It all starts when Marisa picks up the wrong cell phone. When she returns it to Rene, she feels curiously drawn to him. But Marisa and Rene aren't exactly a match made in heaven. For one thing, Marisa is a chola; she's a lot of girl, and she's not ashamed of it. Skinny Rene gangles like a sackful of elbows and wears a calculator on his belt. In other words, he's a geek. So why can't Marisa stay away from him? Includes a glossary of Spanish words and phrases.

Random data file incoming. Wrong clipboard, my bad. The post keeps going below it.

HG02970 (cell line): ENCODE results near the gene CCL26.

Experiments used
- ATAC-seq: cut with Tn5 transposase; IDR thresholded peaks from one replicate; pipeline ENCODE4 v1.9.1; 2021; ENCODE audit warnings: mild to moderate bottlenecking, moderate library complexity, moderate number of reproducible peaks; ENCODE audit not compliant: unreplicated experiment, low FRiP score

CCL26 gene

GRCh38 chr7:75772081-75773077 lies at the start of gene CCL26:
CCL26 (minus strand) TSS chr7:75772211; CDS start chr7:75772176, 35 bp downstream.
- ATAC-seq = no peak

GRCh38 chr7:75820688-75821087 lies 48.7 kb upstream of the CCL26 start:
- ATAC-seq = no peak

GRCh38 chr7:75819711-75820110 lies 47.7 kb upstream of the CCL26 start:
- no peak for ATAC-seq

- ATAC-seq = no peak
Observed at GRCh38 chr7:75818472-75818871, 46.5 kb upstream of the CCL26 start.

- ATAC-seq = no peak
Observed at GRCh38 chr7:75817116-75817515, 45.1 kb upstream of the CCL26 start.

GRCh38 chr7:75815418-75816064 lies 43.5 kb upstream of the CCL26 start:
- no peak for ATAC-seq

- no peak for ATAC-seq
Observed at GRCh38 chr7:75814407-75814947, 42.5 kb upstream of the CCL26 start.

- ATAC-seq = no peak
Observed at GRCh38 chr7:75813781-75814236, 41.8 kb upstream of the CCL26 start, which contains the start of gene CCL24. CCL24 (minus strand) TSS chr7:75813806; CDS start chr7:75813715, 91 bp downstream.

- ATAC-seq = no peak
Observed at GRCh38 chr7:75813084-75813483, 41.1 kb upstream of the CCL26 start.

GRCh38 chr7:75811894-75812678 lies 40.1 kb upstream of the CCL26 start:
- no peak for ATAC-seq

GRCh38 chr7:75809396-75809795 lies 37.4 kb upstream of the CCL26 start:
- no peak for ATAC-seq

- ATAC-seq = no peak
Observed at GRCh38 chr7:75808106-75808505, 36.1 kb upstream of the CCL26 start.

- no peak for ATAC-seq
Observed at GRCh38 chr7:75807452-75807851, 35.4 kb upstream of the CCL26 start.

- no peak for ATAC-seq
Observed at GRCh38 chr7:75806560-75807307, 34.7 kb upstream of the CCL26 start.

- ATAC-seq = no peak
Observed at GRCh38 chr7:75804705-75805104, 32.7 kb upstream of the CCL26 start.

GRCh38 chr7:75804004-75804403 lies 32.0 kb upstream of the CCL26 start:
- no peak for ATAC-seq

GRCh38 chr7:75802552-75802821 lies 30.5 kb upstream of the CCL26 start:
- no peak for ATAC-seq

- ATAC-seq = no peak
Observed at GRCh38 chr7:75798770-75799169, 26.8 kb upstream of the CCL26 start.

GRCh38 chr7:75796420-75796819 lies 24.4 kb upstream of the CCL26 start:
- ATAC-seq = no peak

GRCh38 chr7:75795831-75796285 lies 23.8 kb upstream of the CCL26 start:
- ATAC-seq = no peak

When tough talking 14-year-old Marissa least expects it, she feels an attraction to the most unlikely of boys. An unplanned meeting between Marissa and Rene, a player whose only game is chess, causes sparks to fly. Marissa may start out believing that "Dang, the boy's a nerd," but she finds herself attracted to his manners and to this boy "whose bicycle was too big for him and whose eyeglasses were crooked on his cute small face." In somewhat of an abrupt move, she transfers to a magnet school to be closer to him ("far up north where the Sierras peeked through the valley smog"). Marissa and her "muy wimpy" novio learn a thing or two about each other and themselves when he coaxes her to audition with him for a part in Romeo and Juliet. Their relationship develops slowly and credibly, and Marissa, in the novel's refreshing approach, soon realizes that she'd rather have nerdy Rene for a boyfriend than many of the macho guys she has come across. Soto accurately depicts popularity and stereotypes in high school, while conveying a melting pot of cultures. The teens' struggles shine through with simplicity and authenticity. Soto fluidly incorporates Spanish words into the dialogue (and ends with a glossary). He successfully bridges gender and cultural issues that affect teens, while pinpointing details that portray life in California's Central Valley. Ages 12-up.
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